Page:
Tuesday, March 22, 2005

Prager and Koukl on Whether It's Always Right to Forgive

While in the car yesterday, I caught a few minutes of the Dennis Prager Show. His guest host, Mark Taylor, a self-professed Christian, was talking about whether or not we should forgive those who commit heinous crimes. He was reacting to the situation that has now become commonplace: a tragedy brought about by moral sin happens, and the local pastor urges those in the community to forgive the perpetrator—who has not yet shown any sign of remorse or repentance.

I’ve thought about this and related issues in the past, and my tentative proposals have been met with skepticism by godly friends. So I planned to investigate what the Bible says about “horizontal forgiveness” (human-to-human) to try to settle the issue once and for all.

This morning I discovered that Prager—probably the most thoughtful, philosophical voice on the radio today—published an article in the Wall Street Journal entitled When Forgiveness Is a Sin (1998). Prager, who is Jewish, once had confidence that evangelicals would be the leaders of a moral renaissance in America. But his confidence has been shaken after observing that “many Christians have adopted the idea that they should forgive everyone who commits evil against anyone, no matter how great and cruel and whether or not the evildoer repents.”

Prager offers three arguments for his view: (1) only the one who is wronged is in a position to forgive; (2) Jesus taught that only those who repent are in a position to be forgiven; (3) it is selfish to offer forgiveness only because of the psychological advantages it brings to oneself.

Soon after, evangelical apologist Greg Koukl wrote a commentary on the issue, entitled The Sin of Forgiveness? examining Prager’s arguments. Koukl agreed with Prager in the main, though he wanted to add some qualifications to Prager’s three arguments:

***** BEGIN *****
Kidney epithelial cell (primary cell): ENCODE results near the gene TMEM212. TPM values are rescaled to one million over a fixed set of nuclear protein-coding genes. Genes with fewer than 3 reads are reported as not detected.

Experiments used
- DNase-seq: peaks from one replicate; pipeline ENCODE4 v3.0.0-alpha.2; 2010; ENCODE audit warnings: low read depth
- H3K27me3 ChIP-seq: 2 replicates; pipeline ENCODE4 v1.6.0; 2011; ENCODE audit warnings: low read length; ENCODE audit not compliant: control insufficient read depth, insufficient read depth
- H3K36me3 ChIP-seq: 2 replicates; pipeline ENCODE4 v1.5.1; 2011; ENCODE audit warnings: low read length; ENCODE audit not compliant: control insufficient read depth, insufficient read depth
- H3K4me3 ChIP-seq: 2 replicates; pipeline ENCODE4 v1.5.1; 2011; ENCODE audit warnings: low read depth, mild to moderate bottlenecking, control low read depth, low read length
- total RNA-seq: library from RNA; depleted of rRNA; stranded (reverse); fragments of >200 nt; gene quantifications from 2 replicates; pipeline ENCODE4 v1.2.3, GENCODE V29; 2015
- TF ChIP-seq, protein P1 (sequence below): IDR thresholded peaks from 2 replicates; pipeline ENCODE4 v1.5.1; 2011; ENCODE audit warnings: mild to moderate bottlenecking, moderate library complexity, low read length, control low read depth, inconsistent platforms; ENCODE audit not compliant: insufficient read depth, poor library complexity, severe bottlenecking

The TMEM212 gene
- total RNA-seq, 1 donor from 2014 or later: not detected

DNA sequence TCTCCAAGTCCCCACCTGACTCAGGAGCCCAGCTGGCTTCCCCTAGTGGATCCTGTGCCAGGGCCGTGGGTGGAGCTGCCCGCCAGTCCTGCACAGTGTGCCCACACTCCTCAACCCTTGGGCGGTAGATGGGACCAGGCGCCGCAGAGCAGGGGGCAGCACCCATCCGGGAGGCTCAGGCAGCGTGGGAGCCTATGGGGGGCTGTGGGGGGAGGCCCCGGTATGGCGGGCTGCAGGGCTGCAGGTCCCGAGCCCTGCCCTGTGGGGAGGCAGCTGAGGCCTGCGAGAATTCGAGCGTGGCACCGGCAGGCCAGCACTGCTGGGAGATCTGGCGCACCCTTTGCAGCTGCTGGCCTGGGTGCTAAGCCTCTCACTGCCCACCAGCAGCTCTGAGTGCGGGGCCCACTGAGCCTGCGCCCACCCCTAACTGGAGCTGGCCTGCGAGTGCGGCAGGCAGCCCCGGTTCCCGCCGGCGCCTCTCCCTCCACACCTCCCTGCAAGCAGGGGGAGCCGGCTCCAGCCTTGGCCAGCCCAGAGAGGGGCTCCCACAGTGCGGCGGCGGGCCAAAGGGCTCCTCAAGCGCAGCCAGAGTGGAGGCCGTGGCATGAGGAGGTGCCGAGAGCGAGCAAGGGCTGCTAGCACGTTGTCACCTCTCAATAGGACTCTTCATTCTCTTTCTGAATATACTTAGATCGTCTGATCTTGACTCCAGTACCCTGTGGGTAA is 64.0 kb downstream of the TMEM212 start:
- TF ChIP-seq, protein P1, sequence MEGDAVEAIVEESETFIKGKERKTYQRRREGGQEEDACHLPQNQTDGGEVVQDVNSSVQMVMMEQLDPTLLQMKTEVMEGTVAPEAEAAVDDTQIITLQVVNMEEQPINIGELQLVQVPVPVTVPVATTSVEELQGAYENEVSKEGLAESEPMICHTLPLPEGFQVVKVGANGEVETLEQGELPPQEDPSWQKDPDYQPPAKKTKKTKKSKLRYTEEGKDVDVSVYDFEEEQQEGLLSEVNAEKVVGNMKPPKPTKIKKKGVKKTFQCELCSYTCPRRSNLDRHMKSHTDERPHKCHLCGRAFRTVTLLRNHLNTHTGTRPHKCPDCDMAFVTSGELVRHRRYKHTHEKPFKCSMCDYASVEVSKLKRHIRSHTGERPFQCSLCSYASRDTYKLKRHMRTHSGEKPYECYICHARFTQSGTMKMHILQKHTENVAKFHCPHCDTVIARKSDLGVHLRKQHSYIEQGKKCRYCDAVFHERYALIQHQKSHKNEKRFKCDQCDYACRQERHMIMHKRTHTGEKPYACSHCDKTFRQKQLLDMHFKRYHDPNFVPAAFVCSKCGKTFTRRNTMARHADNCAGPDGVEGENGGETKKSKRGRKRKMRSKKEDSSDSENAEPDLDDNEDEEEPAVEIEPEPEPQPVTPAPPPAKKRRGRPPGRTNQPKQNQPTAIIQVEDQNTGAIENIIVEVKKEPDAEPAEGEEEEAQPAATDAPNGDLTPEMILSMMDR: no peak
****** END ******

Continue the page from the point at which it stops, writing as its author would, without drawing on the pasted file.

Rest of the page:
1) There is a sense in which it is self-evident that only the offended can forgive—but we must also remember that sin is ultimately a sin against God (cf. Ps. 51:4), and that the ramifications of sin never affect and offend only one person. For example, the parents of a murder victim have also been sinned against.

2) Prager quotes Luke 17:3-4 where Jesus teaches that if someone repents of his sin against you, you must forgive him. While other verses don’t explicitly add repentance as a precondition for forgiveness, Koukl thinks that Luke 17 qualifies the other passages.

3) Prager thinks that many of the public statements of forgiveness are “selfishness masquerading as idealism”—declarations designed to make us feel better about ourselves. Koukl disagrees, suggesting that there can be legitimate, healthy catharsis in dropping things and letting them go, provided that “the egregious nature of the moral crime doesn’t receive the short shrift in the process.”

In the next post I’ll look at the Bible to see what principles of forgiveness can be derived there, and whether or not Mssrs. Prager and Koukl are correct on this.